With more than 20% of their games played so far, the Mets are in last place in the NL East with a .385 win percentage and a 5-8 record.
While it isn’t too late to storm to the top, several things have been hurting the team and need to be addressed so that the losses can become wins. Too, losing two games in the last inning with your best reliever blowing the save aren’t going to help things, but other things have been a more consistent problem.
One is the RISP production: Second to last in the majors and that needs to be fixed, although it appears the fix has started. Those long swings that the Mets were taking have started shortening. In Sunday’s game, Pete Alonso took a 3-2 pitch and served it to right for a two-out base hit to plate a run. That was smart hitting and the Mets need to embrace that thinking.
The second most worrisome stat is the Mets were second to last in fielding efficiency before Wednesday’s defensive clinic and are still 25th after it. To this topic on Sunday, Luis Rojas bluntly said, “We can’t keep giving them extra outs each inning.” He’s right and the numbers back it. The Mets’ starters’ ERA is 4.71, but their FIP is 3.66 and their xFIP is 3.77. The relievers’ ERA is 5.33, but their FIP is only 4.23 and their xFIP is 3.88, despite the sad state of Dellin Betances and Edwin Diaz. The overall team ERA is 4.97, 24th in MLB, but their 3.82 xFIP is 11th. The bad fielding is also producing hits at a .309 BABIP, 4th highest in MLB.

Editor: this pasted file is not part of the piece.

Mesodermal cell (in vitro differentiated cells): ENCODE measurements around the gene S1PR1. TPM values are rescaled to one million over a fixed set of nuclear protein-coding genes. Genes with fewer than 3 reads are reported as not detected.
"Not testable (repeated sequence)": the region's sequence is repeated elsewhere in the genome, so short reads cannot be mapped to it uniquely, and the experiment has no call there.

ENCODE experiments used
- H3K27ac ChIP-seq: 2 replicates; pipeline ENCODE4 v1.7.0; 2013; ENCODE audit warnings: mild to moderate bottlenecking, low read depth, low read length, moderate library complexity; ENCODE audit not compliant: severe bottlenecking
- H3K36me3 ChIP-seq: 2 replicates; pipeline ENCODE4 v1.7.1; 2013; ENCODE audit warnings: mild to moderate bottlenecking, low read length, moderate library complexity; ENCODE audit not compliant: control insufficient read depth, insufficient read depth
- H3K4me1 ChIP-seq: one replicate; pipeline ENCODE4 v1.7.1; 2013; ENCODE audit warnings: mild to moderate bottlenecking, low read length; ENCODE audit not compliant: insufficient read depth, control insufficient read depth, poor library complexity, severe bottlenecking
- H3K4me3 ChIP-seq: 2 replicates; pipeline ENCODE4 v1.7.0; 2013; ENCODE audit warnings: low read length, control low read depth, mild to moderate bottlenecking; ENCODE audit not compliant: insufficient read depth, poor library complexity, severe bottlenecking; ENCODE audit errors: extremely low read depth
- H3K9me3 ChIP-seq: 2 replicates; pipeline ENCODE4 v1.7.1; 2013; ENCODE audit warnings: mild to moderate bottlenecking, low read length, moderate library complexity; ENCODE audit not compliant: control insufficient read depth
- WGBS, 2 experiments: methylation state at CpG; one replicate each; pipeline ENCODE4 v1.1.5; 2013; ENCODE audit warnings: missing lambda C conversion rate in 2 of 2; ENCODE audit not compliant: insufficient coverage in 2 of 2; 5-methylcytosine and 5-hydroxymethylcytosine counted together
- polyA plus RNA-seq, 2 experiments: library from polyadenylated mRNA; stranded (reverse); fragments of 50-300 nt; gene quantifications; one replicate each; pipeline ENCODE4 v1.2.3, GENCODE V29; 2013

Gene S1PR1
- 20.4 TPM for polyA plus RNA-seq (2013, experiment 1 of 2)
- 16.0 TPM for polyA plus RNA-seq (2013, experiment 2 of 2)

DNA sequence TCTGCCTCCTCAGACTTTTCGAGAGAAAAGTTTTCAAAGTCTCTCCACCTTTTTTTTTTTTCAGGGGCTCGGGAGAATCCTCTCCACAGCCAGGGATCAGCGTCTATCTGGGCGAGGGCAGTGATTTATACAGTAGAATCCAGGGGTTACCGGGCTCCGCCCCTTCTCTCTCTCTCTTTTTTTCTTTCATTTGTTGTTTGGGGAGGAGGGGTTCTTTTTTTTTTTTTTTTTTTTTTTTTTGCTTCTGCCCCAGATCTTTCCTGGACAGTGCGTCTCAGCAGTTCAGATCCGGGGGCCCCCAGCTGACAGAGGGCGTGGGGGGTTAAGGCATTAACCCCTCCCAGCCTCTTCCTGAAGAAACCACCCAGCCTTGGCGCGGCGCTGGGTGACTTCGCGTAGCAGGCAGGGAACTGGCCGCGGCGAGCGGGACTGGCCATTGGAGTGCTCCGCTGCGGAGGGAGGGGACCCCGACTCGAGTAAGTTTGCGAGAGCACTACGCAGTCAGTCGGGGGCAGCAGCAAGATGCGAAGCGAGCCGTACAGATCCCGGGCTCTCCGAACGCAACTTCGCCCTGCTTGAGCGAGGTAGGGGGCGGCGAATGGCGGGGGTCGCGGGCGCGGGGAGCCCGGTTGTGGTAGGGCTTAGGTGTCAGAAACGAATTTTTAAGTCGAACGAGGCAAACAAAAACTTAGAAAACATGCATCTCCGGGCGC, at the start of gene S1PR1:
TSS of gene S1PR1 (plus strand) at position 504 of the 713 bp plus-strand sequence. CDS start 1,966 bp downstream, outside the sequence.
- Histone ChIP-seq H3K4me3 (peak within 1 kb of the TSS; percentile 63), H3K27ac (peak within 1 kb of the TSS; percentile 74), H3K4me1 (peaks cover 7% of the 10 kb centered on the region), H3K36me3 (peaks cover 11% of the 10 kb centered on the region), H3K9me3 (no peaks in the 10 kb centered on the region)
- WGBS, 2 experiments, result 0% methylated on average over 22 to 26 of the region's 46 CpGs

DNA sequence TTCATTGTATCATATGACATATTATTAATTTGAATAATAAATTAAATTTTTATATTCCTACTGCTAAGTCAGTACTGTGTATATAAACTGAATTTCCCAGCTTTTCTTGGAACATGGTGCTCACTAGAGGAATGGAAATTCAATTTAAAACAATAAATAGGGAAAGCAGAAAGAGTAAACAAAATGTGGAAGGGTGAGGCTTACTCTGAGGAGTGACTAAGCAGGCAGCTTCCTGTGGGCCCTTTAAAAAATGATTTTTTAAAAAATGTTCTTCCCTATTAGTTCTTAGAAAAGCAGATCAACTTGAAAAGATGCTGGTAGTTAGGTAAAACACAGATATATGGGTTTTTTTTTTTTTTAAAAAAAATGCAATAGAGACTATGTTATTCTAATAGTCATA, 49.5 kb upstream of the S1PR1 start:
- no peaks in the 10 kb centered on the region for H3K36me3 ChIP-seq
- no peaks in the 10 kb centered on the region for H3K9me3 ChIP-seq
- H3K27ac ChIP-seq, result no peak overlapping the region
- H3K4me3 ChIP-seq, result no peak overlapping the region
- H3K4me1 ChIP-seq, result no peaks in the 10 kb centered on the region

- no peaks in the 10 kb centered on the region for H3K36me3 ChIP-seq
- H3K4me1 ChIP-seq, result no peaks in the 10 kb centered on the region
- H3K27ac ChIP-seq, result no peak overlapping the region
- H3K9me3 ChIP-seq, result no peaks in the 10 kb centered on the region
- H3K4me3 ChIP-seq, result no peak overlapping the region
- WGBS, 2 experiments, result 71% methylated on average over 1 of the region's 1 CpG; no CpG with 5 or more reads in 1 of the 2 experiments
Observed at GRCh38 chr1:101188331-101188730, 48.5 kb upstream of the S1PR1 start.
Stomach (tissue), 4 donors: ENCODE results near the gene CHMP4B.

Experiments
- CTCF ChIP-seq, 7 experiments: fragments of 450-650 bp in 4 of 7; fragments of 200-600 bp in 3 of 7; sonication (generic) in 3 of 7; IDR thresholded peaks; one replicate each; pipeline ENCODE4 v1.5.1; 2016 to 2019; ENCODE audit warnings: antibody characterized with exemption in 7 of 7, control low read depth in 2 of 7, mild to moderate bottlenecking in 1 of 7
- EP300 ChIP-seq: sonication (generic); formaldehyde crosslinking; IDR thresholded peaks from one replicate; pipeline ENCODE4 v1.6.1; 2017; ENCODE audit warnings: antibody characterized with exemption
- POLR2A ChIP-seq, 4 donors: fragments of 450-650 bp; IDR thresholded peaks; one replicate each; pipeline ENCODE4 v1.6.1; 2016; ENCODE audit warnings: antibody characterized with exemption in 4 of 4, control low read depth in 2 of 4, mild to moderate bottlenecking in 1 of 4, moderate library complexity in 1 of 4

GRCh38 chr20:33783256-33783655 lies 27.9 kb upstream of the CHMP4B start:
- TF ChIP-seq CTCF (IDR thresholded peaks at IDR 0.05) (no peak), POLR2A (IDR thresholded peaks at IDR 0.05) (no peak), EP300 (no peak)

Look at these efforts achieved in losses:
.718 OPS, second in MLB to the Yankees’ .739.
.352 OBP, first in MLB and second is San Diego at .314.
.263 AVG, second to Yankees’ .272 and 20 points higher than the third place Giants.
.354 BABIP, first in MLB by 50 points!
21st in Pitches per Inning at 18.33, while only 8th in BB/9.
In short, the majority of the reason the Mets are losing games is because they weren’t catching the ball well enough. The low fielding efficiency was leading to more pitches for the pitchers, more runs allowed than they should have given up, and a complete negating of their good offense.
Now it may be said that they weren’t going to have this good an offense with more gloves in the lineup, but to that I say that the Giants won three World Series last decade playing that way, and all five teams with a worse defensive efficiency rating than the Mets are also below .500 and they haven’t blown games in the other team’s last at-bat two times! These teams are the Royals (.286 win%), Red Sox (.333), Angels (.385), Phillies (.429, and a terrible bullpen ERA of 9.18, but their xFIP is 5.11), and Rays (.417 win%).
The one defensive player with the most staying power is Billy Hamilton because the Mets options in the outfield are few and in CF are fewer. Also, Hamilton can create a run by himself if he gets on base and that is gold to a team; the problem is getting on base. Historically, August has been Hamilton’s best month, so… Coincidentally, August is his lowest K% at 18.7 while September is his worst at 23.5. But, September is also half the plate appearances of August so he may be pressing (Full disclosure: I’ve always loved Hamilton’s tools but the results have not been there, yet).